Randolph recently presented the Vita Abundantior Award to Barbara Niedland McCarthy ’73, in appreciation for her devotion to not only her career and community, but also to the Richmond, Virginia Alumnae and Alumni Chapter, her College, and her classmates.
Before presenting the award to McCarthy at the special ceremony in Richmond on October 25, Randolph President Bradley W. Bateman recapped some of her lifelong accomplishments. Early in her career, she taught science at the Virginia School for the Deaf and Blind in Staunton, Virginia, and assisted blind and visually impaired adults to regain their independence through new methods at the Commission for the Blind.
As director of the Library and Resource Center for the Virginia Department for the Blind and Vision Impaired until her retirement last April, McCarthy’s leadership helped the state better serve its constituents. In addition to producing textbooks in Braille and large print, she directed the statewide library for the blind, transitioned the center from audio tapes to the digital delivery of audio books, and initiated the transition of services for download and on-demand audio, Braille, and e-books. She was even invited by Senator Kennedy to testify before the Senate Health, Education, Labor, and Pensions Committee on the need to digitize textbooks for students who cannot access regular print.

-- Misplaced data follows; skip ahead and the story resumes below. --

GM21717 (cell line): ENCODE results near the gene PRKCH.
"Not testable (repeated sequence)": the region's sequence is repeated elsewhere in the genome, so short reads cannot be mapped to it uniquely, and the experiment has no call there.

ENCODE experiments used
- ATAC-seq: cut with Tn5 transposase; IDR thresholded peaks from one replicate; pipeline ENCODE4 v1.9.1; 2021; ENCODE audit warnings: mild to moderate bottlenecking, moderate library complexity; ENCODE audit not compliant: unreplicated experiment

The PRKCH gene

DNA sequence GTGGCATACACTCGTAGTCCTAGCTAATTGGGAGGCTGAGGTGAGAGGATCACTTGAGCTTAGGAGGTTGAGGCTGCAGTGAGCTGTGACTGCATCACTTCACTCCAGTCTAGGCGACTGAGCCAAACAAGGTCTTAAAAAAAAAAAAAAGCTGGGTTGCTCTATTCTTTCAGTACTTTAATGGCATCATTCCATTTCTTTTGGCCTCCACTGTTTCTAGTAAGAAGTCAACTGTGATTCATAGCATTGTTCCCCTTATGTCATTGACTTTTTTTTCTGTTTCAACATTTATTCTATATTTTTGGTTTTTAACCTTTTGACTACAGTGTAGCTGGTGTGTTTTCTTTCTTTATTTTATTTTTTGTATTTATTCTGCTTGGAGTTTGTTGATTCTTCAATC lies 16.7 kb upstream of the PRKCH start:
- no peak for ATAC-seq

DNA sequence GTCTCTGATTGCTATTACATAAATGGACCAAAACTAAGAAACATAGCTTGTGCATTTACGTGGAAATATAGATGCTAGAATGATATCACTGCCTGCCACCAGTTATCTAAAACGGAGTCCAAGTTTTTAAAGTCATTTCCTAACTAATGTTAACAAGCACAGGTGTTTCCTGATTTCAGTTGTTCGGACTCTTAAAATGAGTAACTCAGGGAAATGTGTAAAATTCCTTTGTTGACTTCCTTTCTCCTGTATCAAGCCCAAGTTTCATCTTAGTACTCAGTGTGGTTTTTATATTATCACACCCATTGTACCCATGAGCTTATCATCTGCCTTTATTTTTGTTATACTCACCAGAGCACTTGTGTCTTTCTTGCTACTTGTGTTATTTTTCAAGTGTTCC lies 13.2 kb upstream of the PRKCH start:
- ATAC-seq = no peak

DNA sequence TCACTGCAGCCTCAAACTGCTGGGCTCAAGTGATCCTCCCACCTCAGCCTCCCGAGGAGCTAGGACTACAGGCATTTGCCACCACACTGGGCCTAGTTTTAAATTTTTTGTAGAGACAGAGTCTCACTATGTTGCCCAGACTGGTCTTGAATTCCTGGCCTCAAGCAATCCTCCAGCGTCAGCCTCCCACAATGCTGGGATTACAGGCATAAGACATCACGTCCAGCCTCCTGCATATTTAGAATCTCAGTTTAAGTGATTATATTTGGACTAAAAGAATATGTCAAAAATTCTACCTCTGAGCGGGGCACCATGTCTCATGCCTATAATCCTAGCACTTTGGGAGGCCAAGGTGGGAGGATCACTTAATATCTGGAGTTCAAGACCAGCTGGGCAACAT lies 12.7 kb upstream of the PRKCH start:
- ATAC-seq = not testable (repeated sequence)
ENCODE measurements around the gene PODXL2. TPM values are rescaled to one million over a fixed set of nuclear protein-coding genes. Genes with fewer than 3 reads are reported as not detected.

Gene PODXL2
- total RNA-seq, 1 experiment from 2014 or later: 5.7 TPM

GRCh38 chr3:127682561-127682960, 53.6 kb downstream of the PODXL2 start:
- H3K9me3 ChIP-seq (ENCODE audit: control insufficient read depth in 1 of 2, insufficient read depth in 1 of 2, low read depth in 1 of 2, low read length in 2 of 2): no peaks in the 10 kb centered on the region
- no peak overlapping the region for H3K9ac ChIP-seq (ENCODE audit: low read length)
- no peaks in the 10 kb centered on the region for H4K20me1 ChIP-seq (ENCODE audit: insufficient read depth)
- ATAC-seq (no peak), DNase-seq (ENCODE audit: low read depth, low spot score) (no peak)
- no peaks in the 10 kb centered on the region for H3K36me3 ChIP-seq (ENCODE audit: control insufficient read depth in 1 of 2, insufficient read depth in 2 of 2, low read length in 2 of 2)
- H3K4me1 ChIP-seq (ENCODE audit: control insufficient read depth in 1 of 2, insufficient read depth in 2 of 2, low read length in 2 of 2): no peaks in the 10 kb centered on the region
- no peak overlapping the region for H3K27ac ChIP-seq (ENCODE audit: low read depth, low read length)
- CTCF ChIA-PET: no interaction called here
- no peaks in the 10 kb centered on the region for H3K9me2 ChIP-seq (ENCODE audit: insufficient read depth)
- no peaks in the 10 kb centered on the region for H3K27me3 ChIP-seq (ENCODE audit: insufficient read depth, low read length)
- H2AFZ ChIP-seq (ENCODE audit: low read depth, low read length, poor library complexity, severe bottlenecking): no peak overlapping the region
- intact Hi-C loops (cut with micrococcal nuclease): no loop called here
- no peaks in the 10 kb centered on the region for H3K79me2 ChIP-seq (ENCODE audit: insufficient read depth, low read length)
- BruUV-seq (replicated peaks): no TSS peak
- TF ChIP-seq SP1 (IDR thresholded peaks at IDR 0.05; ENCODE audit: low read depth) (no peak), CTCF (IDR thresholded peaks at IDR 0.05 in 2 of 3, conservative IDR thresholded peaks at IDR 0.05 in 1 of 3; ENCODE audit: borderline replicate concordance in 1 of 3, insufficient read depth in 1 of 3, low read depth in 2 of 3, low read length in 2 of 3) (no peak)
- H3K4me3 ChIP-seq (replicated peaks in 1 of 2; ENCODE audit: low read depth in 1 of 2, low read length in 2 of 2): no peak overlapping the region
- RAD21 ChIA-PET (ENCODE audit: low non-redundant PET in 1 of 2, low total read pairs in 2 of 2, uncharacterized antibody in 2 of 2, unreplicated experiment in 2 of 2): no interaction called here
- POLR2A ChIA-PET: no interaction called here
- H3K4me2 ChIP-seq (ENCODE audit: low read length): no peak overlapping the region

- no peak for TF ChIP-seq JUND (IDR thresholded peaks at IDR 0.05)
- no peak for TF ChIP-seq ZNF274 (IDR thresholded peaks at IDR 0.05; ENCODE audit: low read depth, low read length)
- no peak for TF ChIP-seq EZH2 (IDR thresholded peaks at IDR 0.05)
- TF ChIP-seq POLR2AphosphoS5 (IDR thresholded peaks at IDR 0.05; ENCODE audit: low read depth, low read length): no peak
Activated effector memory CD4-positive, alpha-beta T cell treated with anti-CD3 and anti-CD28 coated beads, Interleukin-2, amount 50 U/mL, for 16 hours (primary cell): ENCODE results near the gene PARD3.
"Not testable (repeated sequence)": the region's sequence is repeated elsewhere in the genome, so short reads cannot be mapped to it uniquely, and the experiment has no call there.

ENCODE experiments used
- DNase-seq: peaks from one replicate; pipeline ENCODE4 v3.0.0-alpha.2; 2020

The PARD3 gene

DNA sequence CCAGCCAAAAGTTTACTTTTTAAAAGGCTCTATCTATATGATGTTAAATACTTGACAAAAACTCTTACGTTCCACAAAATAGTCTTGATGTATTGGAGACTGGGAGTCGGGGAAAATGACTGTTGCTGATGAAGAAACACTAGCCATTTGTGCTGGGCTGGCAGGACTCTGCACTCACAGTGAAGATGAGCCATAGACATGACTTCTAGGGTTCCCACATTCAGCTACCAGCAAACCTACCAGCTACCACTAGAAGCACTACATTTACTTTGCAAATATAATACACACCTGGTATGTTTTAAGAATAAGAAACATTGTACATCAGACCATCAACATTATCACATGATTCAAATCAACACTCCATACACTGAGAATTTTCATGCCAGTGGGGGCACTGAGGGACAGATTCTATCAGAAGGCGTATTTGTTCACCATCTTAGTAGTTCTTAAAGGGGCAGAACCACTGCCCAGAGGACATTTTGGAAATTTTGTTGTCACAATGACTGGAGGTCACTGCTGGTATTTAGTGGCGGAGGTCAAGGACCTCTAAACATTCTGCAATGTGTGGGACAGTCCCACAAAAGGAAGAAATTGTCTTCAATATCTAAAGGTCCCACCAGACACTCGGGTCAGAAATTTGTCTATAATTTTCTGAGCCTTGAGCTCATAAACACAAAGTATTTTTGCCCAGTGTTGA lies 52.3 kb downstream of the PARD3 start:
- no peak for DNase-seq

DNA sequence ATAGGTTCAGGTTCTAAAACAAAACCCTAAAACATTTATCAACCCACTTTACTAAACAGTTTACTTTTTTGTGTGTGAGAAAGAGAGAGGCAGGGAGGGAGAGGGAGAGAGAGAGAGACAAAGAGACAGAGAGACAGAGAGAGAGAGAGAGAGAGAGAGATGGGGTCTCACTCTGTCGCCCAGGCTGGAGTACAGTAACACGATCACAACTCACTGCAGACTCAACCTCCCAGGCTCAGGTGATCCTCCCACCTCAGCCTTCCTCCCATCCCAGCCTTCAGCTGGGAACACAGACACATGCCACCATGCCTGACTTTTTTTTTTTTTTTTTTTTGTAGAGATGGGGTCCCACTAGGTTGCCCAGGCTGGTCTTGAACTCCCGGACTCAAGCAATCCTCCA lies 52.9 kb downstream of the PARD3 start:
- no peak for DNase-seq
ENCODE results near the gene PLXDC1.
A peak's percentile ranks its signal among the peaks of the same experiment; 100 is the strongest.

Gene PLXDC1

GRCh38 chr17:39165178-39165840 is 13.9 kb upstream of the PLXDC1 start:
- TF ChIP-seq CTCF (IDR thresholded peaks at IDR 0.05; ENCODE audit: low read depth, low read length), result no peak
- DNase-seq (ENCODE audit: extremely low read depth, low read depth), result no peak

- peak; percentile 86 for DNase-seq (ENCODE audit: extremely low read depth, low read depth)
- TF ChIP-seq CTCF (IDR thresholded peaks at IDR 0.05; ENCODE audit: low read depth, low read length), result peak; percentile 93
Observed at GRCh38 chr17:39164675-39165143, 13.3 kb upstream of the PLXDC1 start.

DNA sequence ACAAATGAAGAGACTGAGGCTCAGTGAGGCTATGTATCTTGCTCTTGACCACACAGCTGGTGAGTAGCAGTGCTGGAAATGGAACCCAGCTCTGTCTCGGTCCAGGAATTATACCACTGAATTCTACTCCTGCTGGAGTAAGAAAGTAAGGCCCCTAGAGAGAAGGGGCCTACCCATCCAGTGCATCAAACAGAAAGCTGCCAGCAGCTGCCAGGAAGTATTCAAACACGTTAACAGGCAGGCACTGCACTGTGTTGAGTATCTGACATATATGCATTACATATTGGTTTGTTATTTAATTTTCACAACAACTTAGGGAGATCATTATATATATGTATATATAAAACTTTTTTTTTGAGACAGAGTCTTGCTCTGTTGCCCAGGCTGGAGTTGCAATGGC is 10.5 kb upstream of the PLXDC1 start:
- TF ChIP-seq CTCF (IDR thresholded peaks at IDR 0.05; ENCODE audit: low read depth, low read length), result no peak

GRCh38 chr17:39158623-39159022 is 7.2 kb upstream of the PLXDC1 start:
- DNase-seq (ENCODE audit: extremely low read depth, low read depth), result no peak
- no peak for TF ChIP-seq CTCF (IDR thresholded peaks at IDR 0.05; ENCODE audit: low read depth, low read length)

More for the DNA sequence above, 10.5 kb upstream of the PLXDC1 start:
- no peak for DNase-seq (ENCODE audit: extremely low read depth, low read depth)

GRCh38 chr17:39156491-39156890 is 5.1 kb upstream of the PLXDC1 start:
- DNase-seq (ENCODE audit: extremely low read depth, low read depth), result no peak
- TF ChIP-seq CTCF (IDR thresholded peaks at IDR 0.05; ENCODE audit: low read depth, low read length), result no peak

McCarthy is an active volunteer in her community and served on the Association for Education and Rehabilitation of the Blind and Vision Impaired in many capacities, including several years as president. A long-time board member and trustee emeritus for the American Foundation for the Blind, she has also volunteered in an advisory capacity with both the American Printing House for the Blind and with Big Brothers and Big Sisters. She also serves on several committees of the Richmond Triangle Players, a theater organization with the mission of telling LGBTQ stories, and has volunteered as a Fairy Godmother for the Make-A-Wish Greater Virginia Foundation.
McCarthy’s dedication to her community has not gone unnoticed. In 2014, the Association for Education and Rehabilitation of the Blind and Visually Impaired named a scholarship for her, and earlier this summer, she was presented the Douglas L. McFarland Award for Leadership by the same organization.
At Randolph, she has also made a difference with her unwavering commitment and dedication. McCarthy is always willing to offer her time and expertise, and has been an important financial supporter of the College. Among her many volunteer efforts with the Alumnae and Alumni Association, she has served as both a chapter president and president of the R-MWC & Randolph College Alumnae and Alumni Association. As president of the Association, she served on the Board of Trustees from 2008-11. She returned to the Board in 2013, and continues to serve as a trustee.
“I could go on and on about the difference Barb Niedland McCarthy has made to the world around her,” Bateman said. “We are incredibly proud to claim her as both our alumna and trustee, and I cannot think of a better person to receive an award such as this.”
“Over the years, I have valued Barb’s wisdom, thoughtfulness, and generosity,” added Phebe Williamson Wescott ’78, director of Randolph’s Office of Alumnae and Alumni Relations. “She has worked diligently to promote both the College and our association. Thursday night’s presentation was a highlight for me… honoring her for all she has done and what she has meant to so many!”